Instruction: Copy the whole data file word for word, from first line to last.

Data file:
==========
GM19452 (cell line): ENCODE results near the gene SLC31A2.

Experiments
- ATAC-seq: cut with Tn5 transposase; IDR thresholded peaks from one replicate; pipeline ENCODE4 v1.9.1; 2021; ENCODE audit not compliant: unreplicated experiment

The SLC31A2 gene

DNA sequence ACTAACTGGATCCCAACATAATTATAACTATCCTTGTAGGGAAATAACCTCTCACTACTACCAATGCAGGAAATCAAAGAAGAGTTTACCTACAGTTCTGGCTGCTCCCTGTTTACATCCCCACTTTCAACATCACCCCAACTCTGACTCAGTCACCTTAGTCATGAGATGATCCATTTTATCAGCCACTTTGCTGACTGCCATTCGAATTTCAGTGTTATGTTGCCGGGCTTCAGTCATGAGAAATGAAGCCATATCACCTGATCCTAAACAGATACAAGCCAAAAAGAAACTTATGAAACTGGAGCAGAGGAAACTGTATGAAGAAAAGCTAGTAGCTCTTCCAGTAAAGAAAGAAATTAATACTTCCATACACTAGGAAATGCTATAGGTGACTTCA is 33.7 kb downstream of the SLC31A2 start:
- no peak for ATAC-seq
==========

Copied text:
GM19452 (cell line): ENCODE results near the gene SLC31A2.

Experiments
- ATAC-seq: cut with Tn5 transposase; IDR thresholded peaks from one replicate; pipeline ENCODE4 v1.9.1; 2021; ENCODE audit not compliant: unreplicated experiment

The SLC31A2 gene

DNA sequence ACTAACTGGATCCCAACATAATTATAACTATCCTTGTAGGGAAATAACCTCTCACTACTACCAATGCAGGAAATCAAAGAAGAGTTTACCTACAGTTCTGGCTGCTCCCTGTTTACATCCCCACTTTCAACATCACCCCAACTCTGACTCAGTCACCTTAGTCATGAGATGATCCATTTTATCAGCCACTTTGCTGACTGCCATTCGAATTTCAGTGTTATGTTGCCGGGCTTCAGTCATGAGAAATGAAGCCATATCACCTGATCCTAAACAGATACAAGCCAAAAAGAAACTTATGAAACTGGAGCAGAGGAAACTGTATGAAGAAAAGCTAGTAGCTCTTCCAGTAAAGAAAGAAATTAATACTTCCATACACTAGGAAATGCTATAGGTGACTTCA is 33.7 kb downstream of the SLC31A2 start:
- no peak for ATAC-seq